Despite the fact that the expectation to look like a model in a magazine is unrealistic, many women, young and old, struggle to fit this distorted perception of beauty. Thousands of dollars are spent on “miracle” cosmetics and beauty treatments. Some resort to cosmetic surgery, taking unnecessary risks in the name of beauty. (I’m not referring to necessary surgery to correct serious flaws such as a cleft lip.) Some become so obsessed with beauty and the concept of eternal youth that rather than growing old gracefully, they morph into a caricature of their former selves. Others obsess over their bodies, some going to the extremes of anorexia and bulimia, some spending a fortune on gym memberships, patented diet programs, and body treatments – such as the aforementioned Endermologie, a cellulite reducing treatment which can initially cost $2250 for a complete regimen and $100 per month for maintenance. Those that have the means to undergo these many procedures and change their appearance drastically may one day look in the mirror and wonder, “Who is that?” Others, upon failing to achieve perfection, become depressed and undervalue themselves – all because of an ideal that is impossible to achieve.

I find it quite absurd that just fifty years ago, beauty ideals were dramatically different. Of course, cosmetics were used. Of course, fitness was a vital factor. But there was no airbrushing, no computer editing of photos. Lighting and makeup were the major options available to change the model’s appearance in a photograph. In my opinion, standards of beauty were much more realistic in terms of body image. Just look at Marilyn Monroe, a major sex symbol in her era and beyond, perhaps the most iconic American film star of all time.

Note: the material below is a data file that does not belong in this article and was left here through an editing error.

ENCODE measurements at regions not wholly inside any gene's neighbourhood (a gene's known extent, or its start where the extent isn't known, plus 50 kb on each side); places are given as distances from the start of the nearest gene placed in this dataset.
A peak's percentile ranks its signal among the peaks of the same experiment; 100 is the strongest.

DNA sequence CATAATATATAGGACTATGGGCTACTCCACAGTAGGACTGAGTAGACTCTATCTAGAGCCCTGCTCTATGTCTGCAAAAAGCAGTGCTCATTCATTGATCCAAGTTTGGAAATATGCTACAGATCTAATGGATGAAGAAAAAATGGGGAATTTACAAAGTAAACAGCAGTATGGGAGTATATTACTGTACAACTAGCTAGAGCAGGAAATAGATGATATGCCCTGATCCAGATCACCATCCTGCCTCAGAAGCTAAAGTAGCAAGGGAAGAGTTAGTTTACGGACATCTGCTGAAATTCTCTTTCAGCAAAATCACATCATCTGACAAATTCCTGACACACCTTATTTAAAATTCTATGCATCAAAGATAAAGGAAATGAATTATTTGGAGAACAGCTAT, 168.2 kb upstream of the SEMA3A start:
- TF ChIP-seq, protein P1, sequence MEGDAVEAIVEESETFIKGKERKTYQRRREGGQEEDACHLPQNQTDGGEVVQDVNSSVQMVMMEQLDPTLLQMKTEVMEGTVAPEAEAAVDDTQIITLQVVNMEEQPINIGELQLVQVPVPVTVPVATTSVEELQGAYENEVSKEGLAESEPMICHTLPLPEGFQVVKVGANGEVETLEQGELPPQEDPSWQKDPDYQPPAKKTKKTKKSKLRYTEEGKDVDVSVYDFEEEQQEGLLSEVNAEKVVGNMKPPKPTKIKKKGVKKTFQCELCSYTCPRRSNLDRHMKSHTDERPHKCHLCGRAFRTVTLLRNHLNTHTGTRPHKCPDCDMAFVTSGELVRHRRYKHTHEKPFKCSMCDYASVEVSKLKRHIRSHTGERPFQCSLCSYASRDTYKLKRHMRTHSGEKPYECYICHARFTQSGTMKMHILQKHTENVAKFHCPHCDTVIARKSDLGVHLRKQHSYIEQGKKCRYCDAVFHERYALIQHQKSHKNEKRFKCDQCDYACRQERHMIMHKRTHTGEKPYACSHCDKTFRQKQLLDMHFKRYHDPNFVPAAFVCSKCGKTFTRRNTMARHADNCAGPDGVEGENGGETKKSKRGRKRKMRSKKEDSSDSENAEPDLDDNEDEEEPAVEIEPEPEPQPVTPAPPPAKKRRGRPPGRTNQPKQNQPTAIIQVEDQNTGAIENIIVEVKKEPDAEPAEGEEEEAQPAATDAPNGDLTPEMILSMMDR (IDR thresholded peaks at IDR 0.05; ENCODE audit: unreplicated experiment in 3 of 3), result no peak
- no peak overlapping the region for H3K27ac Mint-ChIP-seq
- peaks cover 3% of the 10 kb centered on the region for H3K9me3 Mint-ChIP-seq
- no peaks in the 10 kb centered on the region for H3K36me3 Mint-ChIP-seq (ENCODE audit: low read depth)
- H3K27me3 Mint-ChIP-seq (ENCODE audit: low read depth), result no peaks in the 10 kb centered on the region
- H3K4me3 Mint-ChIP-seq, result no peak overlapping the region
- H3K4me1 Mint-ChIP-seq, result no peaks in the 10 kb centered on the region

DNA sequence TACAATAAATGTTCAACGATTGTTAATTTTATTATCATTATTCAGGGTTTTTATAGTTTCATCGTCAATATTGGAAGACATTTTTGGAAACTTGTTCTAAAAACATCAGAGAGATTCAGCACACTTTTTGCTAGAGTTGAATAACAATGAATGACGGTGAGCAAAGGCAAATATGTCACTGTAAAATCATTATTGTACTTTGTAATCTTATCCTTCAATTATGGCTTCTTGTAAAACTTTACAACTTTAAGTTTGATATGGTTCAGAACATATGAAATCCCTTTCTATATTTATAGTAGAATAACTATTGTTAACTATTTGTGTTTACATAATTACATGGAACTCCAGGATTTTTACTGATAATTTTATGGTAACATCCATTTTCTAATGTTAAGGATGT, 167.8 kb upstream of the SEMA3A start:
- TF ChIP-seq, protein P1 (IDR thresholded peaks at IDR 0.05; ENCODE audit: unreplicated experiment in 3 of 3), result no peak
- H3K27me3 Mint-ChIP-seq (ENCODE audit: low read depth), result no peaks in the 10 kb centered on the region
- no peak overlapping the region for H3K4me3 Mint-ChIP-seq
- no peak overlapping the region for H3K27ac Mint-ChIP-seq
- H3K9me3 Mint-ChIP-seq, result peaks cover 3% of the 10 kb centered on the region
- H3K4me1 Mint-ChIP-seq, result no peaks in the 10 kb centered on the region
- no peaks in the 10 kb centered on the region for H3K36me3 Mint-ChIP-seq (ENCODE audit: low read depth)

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Look at Marilyn’s belly. There is a small bump. No, she’s not pregnant in the photo, she’s just a normal woman. Look at her hips and thighs. They are full and voluptuous, a trait that contributed to her seductive gait. Marilyn was as famous for her curvy figure as she was for her “dumb blonde” persona. Were she a famous star today, she would likely be described as “fat!”

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Elizabeth Taylor was another voluptuously endowed star. The violet-eyed beauty was an excellent actress with a fantastic figure. Naturally, in her early films she was a slender teenager, but as she matured, so did her figure, with curves in all the right places.

Interestingly, studies have shown that throughout history, most men have preferred, not the lean boyish figure seen in modern magazines, but the curvaceous full-hipped Venus, a shape that signals fertility to the male subconscious. The waist-hip ratio of .6 – .7 was found to be the most attractive. This means that the waist measurement equals 60-70% of the hip measurement.